Cambridge, WI – “The results are preliminary,” said scientist Dr. Dredley Melson of the Westford Medical Institute in Cambridge, Wisconsin, whose research may have shed some new light on the age old debate between choice and predestination.
Dr. Melson stumbled on the idea of applying evolutionary ideas to the quinquarticular controversy after his assistant, Sally Wentroupe, was saved at the end of a Joel Osteen television broadcast while flipping channels one Saturday afternoon. “Her experience was much different than I remember my grandparents describing,” said Dr. Melson. “I decided to research this salvation phenomenon by examining parental traits.”
Most of Dr. Melson’s previous research has dealt with the differences in back vertebrate of women and men. He details how evolution has allowed women to develop a particular design which allows them to carry children instead of falling over with the huge burden. “Men would topple with the same load.” (For more information, see, Melson, D.E. 2004. “Men Aren’t Weebles.” The Journal to Find Differences in Males and Females 24:379-408.)
Dr. Melson gave a little history, “Between my epiphanies of realizing that that men and women are not entirely the same, I entertained the possibility that there may also be identifiable distinctions between the Paul’s of the first century and the Caner’s of today.”
“It doesn’t have to be either-or for all men and women through history,” said Wentroupe. “Our research shows a larger number of individuals in recent times are choosing to be saved as I did.”
Dr. Melson points out the similarities between Armenians and early earth dust particles, “The early earth dust particles chose their best by choosing to live and eventually move and reason.”
“Using this reasoning, there should also be evolutions in the way we think. Once men thought up the notion of gods, the initial impulse was to imagine that their gods were in total control. Those thoughts only exist in rare sects of a few religions today.”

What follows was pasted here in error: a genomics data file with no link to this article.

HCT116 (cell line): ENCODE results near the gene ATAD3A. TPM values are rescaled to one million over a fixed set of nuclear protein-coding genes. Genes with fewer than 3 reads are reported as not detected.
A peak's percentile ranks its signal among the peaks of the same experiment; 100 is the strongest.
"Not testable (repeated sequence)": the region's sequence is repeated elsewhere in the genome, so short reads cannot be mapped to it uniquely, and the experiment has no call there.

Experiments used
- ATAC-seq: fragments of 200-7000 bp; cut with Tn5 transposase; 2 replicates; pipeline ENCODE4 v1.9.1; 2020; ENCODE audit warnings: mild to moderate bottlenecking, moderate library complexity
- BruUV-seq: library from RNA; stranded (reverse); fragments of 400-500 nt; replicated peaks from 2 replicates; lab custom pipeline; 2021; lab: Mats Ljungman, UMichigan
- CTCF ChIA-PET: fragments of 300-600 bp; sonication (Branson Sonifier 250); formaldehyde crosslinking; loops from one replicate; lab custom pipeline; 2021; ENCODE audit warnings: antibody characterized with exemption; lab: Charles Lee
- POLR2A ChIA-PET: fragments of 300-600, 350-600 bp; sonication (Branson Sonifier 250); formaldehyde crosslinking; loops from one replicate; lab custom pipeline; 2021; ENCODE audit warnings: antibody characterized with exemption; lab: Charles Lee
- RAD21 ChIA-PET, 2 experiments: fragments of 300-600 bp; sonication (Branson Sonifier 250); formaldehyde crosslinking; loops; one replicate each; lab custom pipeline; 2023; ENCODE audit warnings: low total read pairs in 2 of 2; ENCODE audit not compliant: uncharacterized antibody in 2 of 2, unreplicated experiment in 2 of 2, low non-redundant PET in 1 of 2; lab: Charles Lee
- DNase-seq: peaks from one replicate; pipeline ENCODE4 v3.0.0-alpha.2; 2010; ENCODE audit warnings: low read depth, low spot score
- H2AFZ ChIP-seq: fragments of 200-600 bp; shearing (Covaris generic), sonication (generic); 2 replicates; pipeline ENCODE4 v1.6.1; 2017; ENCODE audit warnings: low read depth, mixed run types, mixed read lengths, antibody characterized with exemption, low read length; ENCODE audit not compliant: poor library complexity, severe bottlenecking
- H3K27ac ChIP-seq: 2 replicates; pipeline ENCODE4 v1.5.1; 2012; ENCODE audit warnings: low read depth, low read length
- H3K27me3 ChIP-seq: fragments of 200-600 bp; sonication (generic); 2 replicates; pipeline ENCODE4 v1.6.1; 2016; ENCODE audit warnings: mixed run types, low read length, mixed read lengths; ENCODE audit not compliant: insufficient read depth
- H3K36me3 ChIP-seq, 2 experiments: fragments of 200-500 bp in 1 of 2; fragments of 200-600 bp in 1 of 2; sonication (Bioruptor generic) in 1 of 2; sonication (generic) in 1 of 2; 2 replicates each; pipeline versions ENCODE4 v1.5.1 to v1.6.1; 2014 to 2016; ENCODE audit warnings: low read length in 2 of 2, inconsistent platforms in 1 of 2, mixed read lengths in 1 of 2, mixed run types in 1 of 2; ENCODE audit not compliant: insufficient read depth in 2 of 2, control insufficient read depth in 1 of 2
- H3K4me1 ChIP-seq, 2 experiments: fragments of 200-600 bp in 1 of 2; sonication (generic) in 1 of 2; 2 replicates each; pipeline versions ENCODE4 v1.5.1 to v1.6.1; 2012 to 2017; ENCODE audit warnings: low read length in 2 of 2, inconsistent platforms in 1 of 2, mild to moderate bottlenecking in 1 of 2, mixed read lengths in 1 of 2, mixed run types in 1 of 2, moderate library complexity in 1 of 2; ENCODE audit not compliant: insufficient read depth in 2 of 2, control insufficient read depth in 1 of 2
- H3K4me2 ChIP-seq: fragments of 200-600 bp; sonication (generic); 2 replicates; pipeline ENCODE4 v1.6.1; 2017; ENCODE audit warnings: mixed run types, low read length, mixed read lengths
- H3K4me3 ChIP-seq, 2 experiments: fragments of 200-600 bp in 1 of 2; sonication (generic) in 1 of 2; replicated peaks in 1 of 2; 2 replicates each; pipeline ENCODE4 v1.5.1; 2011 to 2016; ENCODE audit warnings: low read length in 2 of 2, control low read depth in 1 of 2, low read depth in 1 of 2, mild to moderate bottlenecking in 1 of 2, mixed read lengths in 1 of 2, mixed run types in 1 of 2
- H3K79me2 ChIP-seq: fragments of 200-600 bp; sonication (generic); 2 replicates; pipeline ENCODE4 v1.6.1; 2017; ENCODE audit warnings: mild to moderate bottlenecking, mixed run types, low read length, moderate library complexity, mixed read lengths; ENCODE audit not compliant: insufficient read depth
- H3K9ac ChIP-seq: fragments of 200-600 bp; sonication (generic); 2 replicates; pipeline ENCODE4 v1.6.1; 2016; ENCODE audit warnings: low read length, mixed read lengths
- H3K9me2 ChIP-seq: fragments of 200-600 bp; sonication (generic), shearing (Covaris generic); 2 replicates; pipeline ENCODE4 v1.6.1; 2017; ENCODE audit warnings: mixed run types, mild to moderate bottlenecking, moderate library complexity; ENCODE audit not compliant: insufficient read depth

Although there has been speculation that a Calvinist gene exists, follow-up studies have not been as promising in isolating a particular gene.
Dr. Melson believes he has proven that the Calvinist doctrine appears in those with a recessive trait that still exists today. “We know that we are the subject of our environment and our genes.” For Calvinists to exist, Dr. Melson argues that the environment must be conducive to cultivating ancient ideas. “There is no doubt in my mind that Calvinists result from placing in a unique environment a person with recessive traits that have been inheriticed from their religious progenitors.”
Dr. Melson reminded us of that 6th grade class in Jr. High where we discovered that breeding two pink tulips, sometimes results in a white tulip. “Sure, we understand how the odds work with recessive traits, but we often fail to remember that it’s the genes plus the environment that make this possible. Attempting to breed tulips in an oven doesn’t work. You still need proper light, water, and soil,” said Melson.
Dr. Melson explained further that it is very difficult to produce a Calvinists in a large auditorium or stadium, where professional soloists entertain, while occasionally singing repetitive word songs with very few words. “Yet, no matter how much we block certain frontal lobe activity in the membership of smaller churches where simple Bible reading takes place week after week on Wednesday nights, Sunday nights as well as in the home and work, in addition to Sunday mornings, Calvinists seem to thrive.”
TBNN agrees with Dr. Melson that the existence of certain visible physical traits are counter to modern evolutionary thought. “It’s almost laughable, from the looks of Calvinists. I often a wonder how such characters continue to procreate. The laws of physical nature are broken repeated. Scientists know that the female of almost all species look for symmetrical physical traits in a mate.” Dr. Melson finds only 2.4% of Calvinists men fall in the range (margin of error +/- 3%) to be considered physically symmetrical (i.e. attractive). “It’s almost as if they are truly predestined.”